With a business bank loan, you borrow an amount of money from the bank. You then repay this loan over an agreed period. You also pay interest. As a result, you pay back more than you borrowed.

With a bank guarantee, your business partners and suppliers are confident that you can meet your financial obligations. The bank acts as a guarantor. If you cannot meet your financial obligation, the bank pays the amount owed to the creditor.

A business mortgage is a business loan for buying or rebuilding business property. The term of a business mortgage is usually between 10 and 25 years. You repay the mortgage with interest each month.

With the right of pledge (pandrecht), you give your bank more security to recover the loan. You do this by pledging assets, such as your inventory, stocks, or receivables. If you cannot repay the loan, your bank has the right to sell these assets.

Credit insurance gives you more security that you will not lose your money if you deliver on account. For example, if your customer does not pay due to bankruptcy or suspension of payments. Then your bank or insurance company will pay out the money to you.

With leasing, a bank or leasing company finances business assets, such as a car or machines. With financial leasing, you take out a kind of business loan. You then pay back the financing amount in partial payments, spread over a certain period. The product is yours and you run the economic risk. With an operating lease, the leasing company remains the owner. You can compare it to renting.

Other forms of business financing

There are ways to get financing for your business other than the bank. Other options for business financing include:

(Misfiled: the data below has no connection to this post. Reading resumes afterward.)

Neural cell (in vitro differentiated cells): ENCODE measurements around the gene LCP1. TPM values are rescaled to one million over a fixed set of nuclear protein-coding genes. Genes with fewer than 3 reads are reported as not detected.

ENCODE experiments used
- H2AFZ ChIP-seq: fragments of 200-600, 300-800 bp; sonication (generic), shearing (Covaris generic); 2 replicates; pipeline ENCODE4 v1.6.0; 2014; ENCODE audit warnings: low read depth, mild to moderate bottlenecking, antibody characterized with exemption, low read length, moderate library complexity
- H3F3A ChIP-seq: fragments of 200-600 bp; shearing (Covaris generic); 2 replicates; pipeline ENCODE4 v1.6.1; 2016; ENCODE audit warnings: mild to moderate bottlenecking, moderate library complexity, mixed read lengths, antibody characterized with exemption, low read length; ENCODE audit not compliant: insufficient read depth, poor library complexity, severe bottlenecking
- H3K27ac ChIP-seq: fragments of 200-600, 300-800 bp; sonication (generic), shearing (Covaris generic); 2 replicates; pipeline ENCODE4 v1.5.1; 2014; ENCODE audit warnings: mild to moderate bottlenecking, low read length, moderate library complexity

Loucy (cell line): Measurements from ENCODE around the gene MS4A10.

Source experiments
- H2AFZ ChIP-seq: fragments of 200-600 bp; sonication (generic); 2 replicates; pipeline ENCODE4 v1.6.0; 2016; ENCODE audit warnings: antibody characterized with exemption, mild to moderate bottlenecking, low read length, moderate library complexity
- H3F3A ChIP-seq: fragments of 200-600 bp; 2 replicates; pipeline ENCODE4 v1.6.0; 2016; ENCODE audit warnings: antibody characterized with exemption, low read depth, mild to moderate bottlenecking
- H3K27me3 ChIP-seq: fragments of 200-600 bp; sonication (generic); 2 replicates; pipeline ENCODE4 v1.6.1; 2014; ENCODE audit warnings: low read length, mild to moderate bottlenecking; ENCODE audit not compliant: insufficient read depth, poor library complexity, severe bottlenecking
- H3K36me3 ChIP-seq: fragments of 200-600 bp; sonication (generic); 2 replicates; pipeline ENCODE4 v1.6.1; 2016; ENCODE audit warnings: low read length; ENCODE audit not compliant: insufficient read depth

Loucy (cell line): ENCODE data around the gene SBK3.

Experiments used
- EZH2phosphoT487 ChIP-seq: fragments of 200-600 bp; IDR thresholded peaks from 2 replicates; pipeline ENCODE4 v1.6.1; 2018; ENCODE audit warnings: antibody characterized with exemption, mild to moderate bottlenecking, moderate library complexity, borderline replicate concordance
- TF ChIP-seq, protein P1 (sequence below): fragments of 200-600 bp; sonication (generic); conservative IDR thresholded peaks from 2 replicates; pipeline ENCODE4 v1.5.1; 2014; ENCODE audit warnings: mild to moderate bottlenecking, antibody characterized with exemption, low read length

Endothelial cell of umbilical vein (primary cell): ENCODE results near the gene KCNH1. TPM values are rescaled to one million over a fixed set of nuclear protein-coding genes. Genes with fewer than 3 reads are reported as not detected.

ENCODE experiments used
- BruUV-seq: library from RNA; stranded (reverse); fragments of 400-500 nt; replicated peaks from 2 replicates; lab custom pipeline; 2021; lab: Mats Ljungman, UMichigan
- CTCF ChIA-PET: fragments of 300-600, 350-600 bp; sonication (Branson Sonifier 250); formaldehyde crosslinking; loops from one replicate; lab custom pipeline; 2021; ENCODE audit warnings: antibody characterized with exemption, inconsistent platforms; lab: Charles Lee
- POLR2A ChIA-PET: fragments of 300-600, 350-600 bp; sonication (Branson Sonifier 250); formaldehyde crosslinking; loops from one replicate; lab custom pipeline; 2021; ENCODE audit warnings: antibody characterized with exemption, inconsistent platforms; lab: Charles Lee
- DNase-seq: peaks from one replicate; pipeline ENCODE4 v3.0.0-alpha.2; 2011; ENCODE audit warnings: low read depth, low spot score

Borrowing money from family and friends

Borrowing money from family and friends can be a solution. A private loan can also strengthen your position when applying for a bank loan. Be sure to always make good arrangements about the amount borrowed and draw up a contract. This will prevent arguments over money.

Business Angels

Business Angels are private investors or entrepreneurs who finance interesting new businesses. This type of investment is often an investment in shares. Sometimes it is a business loan. The amount is usually between €50,000 and €750,000.

Seed Business Angels fund

A seed fund is a special fund by Business Angels. It focuses on business financing for innovative startups. You apply for financing from the fund itself. You can do so from about €200,000 and almost always at a percentage of shares. The average Seed Business Angels fund investment is between €1-3 million.

SME loan

An SME loan is a business loan of at least €50,000 up to €250,000 maximum for startups and existing entrepreneurs in small and medium-sized enterprises.

Crowdfunding for businesses

Crowdfunding is a way of financing where you can raise money from a wider audience. This is usually done online through a platform. That is a website where you can present your idea and raise business funding. Crowdfunding is interesting for startups, but also for already established companies.